Category Archives: Birds

Marine Megafauna on Coursera

I just signed up for Marine Megafauna: An Introduction to Marine Science and Conservation, and maybe you’d like to sign up too.  Marine Megafauna is a mooc (massive open online course) available to everyone, for free, via  The course website promises that by reading papers published in the open-access scientific journal PLOS ONE, you’ll “explore how marine animals have adapted to the challenges of a cold, dark and deep ocean” and learn, among other things, “how penguins keep warm, how blue whales eat and how everything in the ocean – from the biggest creature to the smallest – is connected.”  Sounds good to me.

Marine Megafauna starts on February 3.  Check it out.

(Or if you prefer your megafauna extinct, there’s an available session of Dino 101: Dinosaur Paleobiology, a course I’ve taken, enjoyed, and mentioned here before.  The current session started on January 6, but fear not! — the entire course is open for you to take at your own pace.)


Snowy Owls Everywhere!

Everyone loves snowy owls, right?

A snowy owl in Canada, courtesy of David Syzdek via wikimedia commons.

A bright white, two-foot-tall, diurnal owl possessing piercing yellow eyes and a 4.5 foot wingspan, Bubo scandiacus is the very definition of a charismatic megafauna.  The Cornell Lab of Ornithology says that “[t]he regal Snowy Owl is one of the few birds that can get even non-birders to come out for a look.”  And, in fact, a snowy owl sighting at Aquidneck Island’s Sachuest Point National Wildlife Refuge drew me, my wife, our then-11-month-old, and my parents out to peer through binoculars on a frigid January day about two years ago, where, yes, we saw one of these impressive birds.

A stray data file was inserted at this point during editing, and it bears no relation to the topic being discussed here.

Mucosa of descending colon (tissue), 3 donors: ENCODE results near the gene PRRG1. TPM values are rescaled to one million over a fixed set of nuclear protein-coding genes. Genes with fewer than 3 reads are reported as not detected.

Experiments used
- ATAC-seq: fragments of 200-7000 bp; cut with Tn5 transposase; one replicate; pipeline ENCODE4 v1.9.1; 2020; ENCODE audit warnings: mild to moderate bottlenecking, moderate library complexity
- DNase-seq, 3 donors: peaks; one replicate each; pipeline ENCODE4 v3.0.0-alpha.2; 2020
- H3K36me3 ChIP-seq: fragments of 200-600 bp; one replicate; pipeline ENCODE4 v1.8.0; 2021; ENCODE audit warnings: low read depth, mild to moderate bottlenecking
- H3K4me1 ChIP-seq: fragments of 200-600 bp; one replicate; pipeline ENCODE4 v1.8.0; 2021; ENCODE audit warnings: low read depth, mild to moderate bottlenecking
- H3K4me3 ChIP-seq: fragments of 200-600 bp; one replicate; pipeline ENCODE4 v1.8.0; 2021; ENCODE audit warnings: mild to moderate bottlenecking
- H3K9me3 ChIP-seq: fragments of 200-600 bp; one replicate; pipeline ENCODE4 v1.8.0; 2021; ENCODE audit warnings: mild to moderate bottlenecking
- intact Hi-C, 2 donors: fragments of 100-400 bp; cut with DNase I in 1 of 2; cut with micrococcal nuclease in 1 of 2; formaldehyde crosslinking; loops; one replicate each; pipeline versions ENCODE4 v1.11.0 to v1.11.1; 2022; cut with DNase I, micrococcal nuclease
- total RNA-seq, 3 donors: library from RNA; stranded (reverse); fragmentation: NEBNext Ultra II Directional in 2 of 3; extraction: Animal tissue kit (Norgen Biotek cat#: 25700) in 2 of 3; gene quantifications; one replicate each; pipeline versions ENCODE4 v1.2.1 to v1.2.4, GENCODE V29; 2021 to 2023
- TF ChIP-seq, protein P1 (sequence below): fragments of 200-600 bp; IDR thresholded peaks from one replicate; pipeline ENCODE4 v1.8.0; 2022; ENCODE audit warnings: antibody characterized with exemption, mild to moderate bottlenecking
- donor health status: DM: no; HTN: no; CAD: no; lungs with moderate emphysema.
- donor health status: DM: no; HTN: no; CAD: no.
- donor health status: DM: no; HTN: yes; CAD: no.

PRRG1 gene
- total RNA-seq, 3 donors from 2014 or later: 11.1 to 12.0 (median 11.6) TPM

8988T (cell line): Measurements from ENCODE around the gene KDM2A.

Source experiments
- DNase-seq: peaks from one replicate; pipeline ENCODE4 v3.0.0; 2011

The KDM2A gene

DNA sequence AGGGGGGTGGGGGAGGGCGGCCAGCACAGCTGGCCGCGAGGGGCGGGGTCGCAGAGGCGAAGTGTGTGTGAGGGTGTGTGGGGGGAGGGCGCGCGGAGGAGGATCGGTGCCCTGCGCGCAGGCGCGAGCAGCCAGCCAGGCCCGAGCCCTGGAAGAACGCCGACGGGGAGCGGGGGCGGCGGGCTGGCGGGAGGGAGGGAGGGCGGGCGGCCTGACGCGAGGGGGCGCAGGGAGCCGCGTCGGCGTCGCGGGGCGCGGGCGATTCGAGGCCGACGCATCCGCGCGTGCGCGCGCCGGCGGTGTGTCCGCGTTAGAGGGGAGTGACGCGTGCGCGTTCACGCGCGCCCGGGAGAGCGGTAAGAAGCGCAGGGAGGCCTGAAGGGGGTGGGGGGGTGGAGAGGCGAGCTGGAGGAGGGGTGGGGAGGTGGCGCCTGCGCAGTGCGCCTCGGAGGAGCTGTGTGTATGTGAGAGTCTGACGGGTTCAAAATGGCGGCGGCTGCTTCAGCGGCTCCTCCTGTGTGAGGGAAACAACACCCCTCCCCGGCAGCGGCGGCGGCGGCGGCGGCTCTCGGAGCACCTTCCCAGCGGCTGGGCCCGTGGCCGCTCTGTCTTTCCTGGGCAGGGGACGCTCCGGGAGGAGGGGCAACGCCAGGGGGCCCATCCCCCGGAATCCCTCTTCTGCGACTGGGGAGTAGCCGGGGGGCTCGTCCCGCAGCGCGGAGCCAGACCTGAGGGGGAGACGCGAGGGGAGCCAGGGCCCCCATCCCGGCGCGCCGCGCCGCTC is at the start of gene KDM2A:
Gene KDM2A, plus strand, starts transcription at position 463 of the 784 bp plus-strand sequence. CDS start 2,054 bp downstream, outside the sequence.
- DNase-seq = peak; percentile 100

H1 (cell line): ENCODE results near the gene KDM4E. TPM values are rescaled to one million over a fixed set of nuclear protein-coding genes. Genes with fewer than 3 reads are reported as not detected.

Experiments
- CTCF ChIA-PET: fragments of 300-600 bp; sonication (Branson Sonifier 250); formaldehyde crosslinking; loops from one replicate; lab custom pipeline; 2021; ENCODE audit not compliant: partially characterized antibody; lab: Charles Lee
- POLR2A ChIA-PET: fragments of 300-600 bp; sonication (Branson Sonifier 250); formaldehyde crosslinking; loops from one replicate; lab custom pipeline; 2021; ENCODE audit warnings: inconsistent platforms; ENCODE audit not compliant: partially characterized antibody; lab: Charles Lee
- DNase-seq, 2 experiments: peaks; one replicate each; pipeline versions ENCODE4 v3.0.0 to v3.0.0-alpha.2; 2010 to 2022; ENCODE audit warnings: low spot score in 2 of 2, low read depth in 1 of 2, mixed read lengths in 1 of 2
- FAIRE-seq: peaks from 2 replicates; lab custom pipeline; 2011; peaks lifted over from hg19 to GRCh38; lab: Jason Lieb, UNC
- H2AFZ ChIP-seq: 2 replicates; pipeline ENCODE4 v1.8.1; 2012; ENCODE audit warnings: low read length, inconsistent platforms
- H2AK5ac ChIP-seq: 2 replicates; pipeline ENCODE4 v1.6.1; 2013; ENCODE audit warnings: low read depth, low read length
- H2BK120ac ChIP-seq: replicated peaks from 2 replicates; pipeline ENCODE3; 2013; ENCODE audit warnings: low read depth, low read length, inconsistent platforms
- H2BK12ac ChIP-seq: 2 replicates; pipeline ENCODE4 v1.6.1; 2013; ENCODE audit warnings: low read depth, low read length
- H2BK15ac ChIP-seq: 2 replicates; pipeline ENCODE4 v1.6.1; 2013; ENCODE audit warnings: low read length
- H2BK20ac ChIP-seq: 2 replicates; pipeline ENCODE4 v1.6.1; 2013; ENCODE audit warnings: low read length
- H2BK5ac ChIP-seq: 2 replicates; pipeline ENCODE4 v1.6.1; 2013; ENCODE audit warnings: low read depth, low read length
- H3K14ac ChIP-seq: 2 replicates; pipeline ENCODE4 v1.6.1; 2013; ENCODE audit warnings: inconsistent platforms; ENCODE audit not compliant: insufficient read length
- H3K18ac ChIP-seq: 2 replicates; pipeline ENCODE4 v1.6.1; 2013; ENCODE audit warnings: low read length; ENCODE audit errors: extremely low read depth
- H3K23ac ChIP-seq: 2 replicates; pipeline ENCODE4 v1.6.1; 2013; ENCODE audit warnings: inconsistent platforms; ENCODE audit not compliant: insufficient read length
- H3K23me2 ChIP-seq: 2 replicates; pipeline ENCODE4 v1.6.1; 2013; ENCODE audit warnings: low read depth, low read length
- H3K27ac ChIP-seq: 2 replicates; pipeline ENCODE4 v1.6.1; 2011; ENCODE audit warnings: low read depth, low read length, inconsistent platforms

Two years ago, a single snowy owl in Rhode Island was a rarity.  This year, though, there have apparently been 15 sightings here.  And some down in Delaware, where “they’re just excited the owls are there.”  And some “already reaching North Carolina and Bermuda!”  In New York, airport officials even shot three of them (big bird plus planes equals potential disaster — I guess not everyone loves snowy owls after all) before deciding to trap them instead.

Why are there so many snowy owls along the east coast of the United States this year?  Some say a banner year for Arctic lemmings (a favorite snowy-owl snack) has led to lots of breeding success for the owls — and now lots of offspring dispersing across great distances as a result of competition for food.

But, as reported in USA Today, New Jersey Audubon’s Pete Dunne says the answer might be more complicated.  Maybe there were so few Arctic lemmings this year that famished owls are flying farther afield for food (though this seems less likely given that apparently most southward-migrating owls are young).  Or maybe melting polar ice is displacing female owls’ breeding grounds, forcing the entire snowy-owl operation further south, beginning even before birth.

Dunne says this last point is speculation.  But still, one wonders — lemmings or no lemmings, things certainly are changing in the Arctic.  And now here snowy owls are in Rhode Island.